Fortunately, it’s all seamless. There’s no complicated inventory to manage. When you do receive multiple weapons of the same type they can be swapped out with a single button press that doesn’t interrupt the action. The action is consistently tight and responsive. Some of the combos are a little difficult to pull off, but you can learn and unlearn them at will and practice before heading out into the field. My only complaint is that Dante adds to his collection frequently right up until the story’s climax, resulting tutorials spanning the entire game. Often, it felt as if I had barely gotten comfortable with my new equipment before being introduced to something new, which is frustrating.
Outside of combat, DmC is pretty linear. Off the beaten path there are a host of hidden keys to collect, doors to unlock, and enslaved souls to set free, but most of this time is spent running down a corridor for a while before encountering a platforming segment. Dante’s whip has its uses in combat, but is most important for transversing levels. He hooks himself to multicolored rings, either pulling himself to a platform or pulling a platform to him. These mechanics grow more complicated throughout the first half of the game; Dante can pull himself to a ring, immediately pull a platform to him, and boost forward to cover the distance. These button combinations are increasingly complex, and quickly switching between them in a single sequence is awkward at times.
Most of DmC takes place within Limbo, the demon realm with lies in parallel with the human world. This is a twisted realm that is constantly reshaped by the forces trying to keep Dante from completing his quest. Limbo is what highlights the engine’s visual prowess as the hero is pulled from normalcy and into its depths. Vehicles are crushed, buildings split apart, and short hallways are made impossibly long by the will of Dante’s demonic adversaries. The yellow hue that seems to touch every surface in Limbo wears on the senses, but in all the setting creates a nice effect. It does a great job representing the chaos that The Order tries its best to eliminate.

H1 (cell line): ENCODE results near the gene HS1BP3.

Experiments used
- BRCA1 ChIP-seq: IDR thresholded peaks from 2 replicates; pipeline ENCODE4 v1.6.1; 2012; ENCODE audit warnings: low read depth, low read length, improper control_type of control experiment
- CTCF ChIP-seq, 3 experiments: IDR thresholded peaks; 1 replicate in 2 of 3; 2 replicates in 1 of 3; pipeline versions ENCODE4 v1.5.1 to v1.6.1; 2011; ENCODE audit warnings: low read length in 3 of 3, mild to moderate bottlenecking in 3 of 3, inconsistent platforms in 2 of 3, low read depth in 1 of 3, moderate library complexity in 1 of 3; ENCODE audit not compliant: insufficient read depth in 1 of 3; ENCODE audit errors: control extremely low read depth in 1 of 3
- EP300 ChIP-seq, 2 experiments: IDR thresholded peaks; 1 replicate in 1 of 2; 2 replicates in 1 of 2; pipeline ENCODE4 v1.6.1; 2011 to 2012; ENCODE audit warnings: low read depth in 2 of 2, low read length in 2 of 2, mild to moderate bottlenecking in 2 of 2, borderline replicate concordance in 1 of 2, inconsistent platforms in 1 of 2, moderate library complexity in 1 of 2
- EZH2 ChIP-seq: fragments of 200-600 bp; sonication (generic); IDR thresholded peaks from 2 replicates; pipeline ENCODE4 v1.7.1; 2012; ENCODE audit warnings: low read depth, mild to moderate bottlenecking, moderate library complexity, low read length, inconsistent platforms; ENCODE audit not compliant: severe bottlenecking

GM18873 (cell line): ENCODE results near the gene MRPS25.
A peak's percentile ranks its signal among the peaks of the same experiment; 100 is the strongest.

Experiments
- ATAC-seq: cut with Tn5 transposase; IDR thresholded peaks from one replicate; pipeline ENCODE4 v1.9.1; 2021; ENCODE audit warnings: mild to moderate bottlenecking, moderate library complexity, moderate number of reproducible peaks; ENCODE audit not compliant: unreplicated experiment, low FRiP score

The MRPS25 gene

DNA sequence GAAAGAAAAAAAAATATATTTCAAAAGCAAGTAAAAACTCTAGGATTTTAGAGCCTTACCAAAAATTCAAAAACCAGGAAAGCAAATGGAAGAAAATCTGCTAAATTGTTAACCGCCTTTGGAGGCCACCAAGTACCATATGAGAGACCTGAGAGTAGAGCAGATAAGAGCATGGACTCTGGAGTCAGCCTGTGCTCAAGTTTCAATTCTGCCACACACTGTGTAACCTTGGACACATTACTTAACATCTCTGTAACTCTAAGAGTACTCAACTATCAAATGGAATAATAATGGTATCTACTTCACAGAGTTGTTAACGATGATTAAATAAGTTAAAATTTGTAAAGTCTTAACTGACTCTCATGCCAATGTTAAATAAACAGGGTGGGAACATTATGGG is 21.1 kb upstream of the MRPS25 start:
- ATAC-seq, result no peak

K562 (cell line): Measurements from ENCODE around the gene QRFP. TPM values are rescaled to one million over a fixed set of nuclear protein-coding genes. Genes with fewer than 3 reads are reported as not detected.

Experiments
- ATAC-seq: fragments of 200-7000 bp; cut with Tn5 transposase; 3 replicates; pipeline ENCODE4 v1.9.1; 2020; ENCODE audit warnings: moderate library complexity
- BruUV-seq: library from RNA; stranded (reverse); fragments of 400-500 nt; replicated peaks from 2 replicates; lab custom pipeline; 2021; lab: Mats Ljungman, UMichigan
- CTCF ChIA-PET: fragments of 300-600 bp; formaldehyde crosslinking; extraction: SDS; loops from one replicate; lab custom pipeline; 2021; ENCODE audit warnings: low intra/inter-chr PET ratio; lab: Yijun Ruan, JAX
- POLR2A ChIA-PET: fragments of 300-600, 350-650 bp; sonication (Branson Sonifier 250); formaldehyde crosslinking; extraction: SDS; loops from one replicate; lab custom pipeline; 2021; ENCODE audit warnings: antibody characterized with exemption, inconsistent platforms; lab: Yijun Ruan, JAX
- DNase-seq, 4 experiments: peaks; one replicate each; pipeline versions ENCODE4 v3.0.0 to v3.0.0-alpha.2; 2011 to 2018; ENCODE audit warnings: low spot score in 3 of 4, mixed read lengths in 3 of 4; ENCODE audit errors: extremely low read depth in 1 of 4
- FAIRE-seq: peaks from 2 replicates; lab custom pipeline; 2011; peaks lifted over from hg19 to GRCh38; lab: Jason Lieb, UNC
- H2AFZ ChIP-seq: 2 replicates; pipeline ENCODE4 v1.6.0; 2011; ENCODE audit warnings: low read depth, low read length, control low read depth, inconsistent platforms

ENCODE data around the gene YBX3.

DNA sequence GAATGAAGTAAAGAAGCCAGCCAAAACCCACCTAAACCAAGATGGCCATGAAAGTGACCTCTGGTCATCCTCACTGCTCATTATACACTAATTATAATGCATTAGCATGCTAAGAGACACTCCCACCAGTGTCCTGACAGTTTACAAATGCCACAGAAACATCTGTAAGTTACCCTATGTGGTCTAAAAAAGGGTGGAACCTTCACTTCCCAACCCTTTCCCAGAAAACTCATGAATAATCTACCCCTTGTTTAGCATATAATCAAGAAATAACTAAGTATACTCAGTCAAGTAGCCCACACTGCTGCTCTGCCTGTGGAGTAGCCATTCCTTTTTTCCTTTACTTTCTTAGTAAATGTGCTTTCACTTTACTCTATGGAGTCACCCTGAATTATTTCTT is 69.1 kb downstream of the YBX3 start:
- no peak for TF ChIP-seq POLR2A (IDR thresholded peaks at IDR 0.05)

DmC: Devil May Cry is not a necessary reboot, but it is a very good one. It carries enough familiar names and easy references to hopefully satiate its previous audience. At the same time, it equips itself with characters worth caring for engaged in a struggle that draws you in, while showcasing fast and frantic confrontations. It’s a dark, thrilling, and fun experience from start to finish, with only a few small drawbacks here and there. The commentary on society’s ills won’t make the impact that Ninja Theory might have been hoping for, but they have created a real and worthy installment in the Devil May Cry franchise, and that carries enough weight by itself.